In our first blog on bandhas, bandhas were defined as the ‘co-contraction of opposing muscles around a joint’. Bandhas can be used to stabilize joints while moving through our yoga asana practice; making sure the body is safe and supported while we explore. Moving deeper into the body, bandhas can also be understood as energetic locks that control the flow of prana (life force, life energy, consciousness) through the body. Bandhas work in this way by creating high and low pressure systems within the body, wherein information and consciousness will flow away from a high pressure system, into a low pressure system.
How do bandhas work?
Bandhas come in two forms: contractive, high pressure bandhas; and expansive, low pressure bandhas. The muscles that we use for each are the same, but the way we use the muscles is different. A contractive bandha creates a high pressure system at the site of the joint, forcing information and prana away from the joint and towards the center of the body. An expansive bandha creates a low pressure system at the site of the joint, allowing information and prana to flow through it (away from the center of the body). When we know how to activate the muscles around a joint to create either a high or low pressure system we can consciously influence the flow of information and prana.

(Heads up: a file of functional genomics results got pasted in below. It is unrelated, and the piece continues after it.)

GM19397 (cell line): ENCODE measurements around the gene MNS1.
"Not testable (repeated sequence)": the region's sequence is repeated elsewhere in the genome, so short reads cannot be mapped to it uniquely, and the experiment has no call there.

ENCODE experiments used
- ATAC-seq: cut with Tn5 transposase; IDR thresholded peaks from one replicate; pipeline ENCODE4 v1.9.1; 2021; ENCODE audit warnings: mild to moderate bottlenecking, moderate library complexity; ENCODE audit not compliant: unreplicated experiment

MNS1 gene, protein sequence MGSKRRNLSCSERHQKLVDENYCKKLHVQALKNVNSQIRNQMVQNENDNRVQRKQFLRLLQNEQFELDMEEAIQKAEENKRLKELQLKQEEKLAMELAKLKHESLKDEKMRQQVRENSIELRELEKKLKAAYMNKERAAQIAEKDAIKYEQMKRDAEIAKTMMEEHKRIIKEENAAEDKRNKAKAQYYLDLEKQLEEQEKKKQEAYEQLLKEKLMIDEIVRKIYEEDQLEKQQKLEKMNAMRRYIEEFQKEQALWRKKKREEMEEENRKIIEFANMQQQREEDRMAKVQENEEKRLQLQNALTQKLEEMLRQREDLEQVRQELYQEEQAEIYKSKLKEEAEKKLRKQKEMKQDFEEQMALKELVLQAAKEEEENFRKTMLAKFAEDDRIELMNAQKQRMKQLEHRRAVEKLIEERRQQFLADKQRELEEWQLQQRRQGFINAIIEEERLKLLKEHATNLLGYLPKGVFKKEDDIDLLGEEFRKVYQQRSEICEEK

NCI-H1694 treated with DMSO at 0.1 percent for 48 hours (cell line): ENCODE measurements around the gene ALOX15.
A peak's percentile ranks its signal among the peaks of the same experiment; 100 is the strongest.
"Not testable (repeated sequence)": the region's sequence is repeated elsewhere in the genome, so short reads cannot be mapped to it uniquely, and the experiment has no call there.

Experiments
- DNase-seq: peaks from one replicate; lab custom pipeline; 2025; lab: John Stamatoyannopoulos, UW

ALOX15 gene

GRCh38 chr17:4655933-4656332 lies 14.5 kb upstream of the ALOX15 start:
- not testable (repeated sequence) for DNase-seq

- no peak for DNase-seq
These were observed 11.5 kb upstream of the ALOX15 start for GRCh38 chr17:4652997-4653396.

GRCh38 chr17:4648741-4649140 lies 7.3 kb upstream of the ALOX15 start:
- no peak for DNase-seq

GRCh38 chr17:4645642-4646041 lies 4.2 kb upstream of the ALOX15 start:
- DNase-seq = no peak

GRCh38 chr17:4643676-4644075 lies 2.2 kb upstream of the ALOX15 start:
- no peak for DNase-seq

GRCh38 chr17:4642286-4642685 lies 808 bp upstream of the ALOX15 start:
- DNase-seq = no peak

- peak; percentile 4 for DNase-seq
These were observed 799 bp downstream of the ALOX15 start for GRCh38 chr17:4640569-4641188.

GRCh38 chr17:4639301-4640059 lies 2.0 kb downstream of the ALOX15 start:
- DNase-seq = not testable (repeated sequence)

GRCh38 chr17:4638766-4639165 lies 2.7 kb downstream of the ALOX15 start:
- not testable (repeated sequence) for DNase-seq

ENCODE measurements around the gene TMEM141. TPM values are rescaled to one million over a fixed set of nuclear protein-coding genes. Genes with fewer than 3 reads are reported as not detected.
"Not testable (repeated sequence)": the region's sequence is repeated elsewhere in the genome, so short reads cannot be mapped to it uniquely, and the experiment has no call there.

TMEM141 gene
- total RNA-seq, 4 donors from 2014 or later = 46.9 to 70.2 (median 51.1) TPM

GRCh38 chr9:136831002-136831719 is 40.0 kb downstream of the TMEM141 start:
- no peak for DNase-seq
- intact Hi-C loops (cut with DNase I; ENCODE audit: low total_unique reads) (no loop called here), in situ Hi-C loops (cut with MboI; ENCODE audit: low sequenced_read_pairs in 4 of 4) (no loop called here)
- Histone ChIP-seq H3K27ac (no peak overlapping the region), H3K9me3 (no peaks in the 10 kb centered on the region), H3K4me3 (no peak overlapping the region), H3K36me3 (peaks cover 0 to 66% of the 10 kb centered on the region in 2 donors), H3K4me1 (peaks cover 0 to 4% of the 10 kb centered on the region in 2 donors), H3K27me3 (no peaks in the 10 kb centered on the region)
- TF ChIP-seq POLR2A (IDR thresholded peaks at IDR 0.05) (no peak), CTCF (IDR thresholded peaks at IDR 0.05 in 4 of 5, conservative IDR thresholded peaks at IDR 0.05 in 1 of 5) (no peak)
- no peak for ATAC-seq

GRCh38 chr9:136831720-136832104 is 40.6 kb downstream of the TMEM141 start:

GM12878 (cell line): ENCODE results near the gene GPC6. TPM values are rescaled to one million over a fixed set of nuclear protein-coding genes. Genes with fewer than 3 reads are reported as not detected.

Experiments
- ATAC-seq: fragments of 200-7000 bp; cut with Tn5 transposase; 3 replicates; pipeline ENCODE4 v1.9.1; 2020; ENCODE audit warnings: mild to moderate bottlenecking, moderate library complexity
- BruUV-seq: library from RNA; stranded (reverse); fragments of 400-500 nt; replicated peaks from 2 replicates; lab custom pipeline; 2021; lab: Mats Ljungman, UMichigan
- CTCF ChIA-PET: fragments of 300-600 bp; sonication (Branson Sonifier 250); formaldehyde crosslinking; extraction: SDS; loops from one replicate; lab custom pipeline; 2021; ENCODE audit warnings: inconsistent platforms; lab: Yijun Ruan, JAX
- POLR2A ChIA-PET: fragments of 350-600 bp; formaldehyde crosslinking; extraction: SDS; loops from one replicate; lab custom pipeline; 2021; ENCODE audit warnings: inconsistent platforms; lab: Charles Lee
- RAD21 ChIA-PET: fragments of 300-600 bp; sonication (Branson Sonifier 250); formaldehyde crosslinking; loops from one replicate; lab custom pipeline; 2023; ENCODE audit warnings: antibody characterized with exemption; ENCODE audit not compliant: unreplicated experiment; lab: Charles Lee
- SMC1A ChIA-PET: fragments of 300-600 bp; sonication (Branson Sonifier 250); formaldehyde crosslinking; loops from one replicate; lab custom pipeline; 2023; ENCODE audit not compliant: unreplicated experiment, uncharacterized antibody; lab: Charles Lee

How do nadis work?
Prana is transported throughout the body by our subtle energetic channels, called nadis. The gross physical manifestation of nadis are blood vessels and nerves. That said, blood vessels and nerves are not nadis themselves (as nadis are more subtle), but rather, blood vessels and nerves can be thought of as the lines along which nadis can run.
If we understand that the flow of prana throughout the body is impacted by the health and functioning of our nerves, we are able to work directly with nerves in order to plug into this subtle energetic flow. Nerves impact the functioning of the body when they are tensioned in a healthy manner (increasing our feelings of wellbeing), but negatively impact the functioning of they body when they are impinged (causing us to feel agitated, nervous or experience pain).
Nerve reflexes also important on the gross physical level because they influence the activation or inhibition of muscle groups throughout the body. This is what allows us to activate bandhas in the first place.
Nerve tensioning exercises, practiced safely, can therefore be an excellent way to improve the flow of prana, increase feelings of wellbeing and improve the efficiency with which we can activate or inhibit muscle groups when moving through yoga asana.